The Bear Giant-Skipper genome suggests genetic adaptations to living inside yucca roots

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6 Scopus citations


Giant-Skippers (Megathymini) are unusual thick-bodied, moth-like butterflies whose caterpillars feed inside Yucca roots and Agave leaves. Giant-Skippers are attributed to the subfamily Hesperiinae and they are endemic to southern and mostly desert regions of the North American continent. To shed light on the genotypic determinants of their unusual phenotypic traits, we sequenced and annotated a draft genome of the largest Giant-Skipper species, the Bear (Megathymus ursus violae). The Bear skipper genome is the least heterozygous among sequenced Lepidoptera genomes, possibly due to much smaller population size and extensive inbreeding. Their lower heterozygosity helped us to obtain a high-quality genome with an N50 of 4.2 Mbp. The ~ 430 Mb genome encodes about 14000 proteins. Phylogenetic analysis supports placement of Giant-Skippers with Grass-Skippers (Hesperiinae). We find that proteins involved in odorant and taste sensing as well as in oxidative reactions have diverged significantly in Megathymus as compared to Lerema, another Grass-Skipper. In addition, the Giant-Skipper has lost several odorant and gustatory receptors and possesses many fewer (1/3–1/2 of other skippers) anti-oxidative enzymes. Such differences may be related to the unusual life style of Giant-Skippers: they do not feed as adults, and their caterpillars feed inside Yuccas and Agaves, which provide a source of antioxidants such as polyphenols.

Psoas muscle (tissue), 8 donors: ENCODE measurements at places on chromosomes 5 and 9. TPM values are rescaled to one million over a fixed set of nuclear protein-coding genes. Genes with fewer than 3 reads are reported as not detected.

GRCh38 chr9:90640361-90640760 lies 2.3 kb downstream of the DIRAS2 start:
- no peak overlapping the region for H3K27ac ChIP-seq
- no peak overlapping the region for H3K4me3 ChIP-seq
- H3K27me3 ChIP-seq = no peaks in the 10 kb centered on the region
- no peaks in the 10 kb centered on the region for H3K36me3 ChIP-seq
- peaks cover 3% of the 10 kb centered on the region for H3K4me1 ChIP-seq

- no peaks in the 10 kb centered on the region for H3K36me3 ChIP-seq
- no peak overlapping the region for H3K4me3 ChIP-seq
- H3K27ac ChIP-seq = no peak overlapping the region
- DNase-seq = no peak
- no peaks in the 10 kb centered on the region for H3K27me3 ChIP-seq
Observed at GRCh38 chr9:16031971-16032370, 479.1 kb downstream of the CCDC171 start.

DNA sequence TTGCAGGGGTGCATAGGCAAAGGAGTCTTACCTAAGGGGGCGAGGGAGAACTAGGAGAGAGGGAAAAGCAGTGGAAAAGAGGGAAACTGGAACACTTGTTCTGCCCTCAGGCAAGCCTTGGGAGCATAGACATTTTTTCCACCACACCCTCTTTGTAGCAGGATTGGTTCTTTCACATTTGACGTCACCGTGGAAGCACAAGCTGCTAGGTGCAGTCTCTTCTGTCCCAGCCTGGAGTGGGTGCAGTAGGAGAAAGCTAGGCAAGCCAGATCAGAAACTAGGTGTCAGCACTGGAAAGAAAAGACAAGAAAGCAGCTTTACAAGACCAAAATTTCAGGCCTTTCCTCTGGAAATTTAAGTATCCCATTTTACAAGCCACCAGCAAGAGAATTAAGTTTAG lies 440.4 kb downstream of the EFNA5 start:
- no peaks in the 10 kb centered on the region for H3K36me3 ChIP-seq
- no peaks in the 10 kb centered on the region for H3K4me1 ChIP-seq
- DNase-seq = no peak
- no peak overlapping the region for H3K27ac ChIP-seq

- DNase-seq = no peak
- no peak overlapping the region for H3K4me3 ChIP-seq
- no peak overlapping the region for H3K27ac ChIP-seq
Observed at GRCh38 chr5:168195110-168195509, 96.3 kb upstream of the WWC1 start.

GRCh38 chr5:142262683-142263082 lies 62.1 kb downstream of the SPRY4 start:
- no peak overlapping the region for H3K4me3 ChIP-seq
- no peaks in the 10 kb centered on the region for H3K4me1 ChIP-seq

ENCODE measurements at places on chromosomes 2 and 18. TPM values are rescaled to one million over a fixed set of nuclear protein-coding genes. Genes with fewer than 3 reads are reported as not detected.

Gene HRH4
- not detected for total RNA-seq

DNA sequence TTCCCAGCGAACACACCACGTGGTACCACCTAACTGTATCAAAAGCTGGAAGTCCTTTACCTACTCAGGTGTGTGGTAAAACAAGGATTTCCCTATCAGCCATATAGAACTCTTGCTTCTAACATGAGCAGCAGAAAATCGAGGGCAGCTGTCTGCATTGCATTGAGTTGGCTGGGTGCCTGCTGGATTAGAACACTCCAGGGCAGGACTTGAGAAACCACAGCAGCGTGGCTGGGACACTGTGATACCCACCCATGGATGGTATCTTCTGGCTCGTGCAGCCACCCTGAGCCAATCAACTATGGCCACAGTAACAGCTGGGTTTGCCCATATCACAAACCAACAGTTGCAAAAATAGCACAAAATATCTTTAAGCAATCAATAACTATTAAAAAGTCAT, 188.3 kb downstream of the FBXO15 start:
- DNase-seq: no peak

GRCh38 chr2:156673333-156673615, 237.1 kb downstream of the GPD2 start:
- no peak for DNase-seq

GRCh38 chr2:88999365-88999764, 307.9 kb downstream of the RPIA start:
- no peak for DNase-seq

Original languageEnglish (US)
Pages (from-to)211-226
Number of pages16
JournalMolecular Genetics and Genomics
Issue number1
StatePublished - Feb 11 2019


  • Antioxidants
  • Comparative genomics
  • Root borers
  • Skipper butterflies

ASJC Scopus subject areas

  • Molecular Biology
  • Genetics


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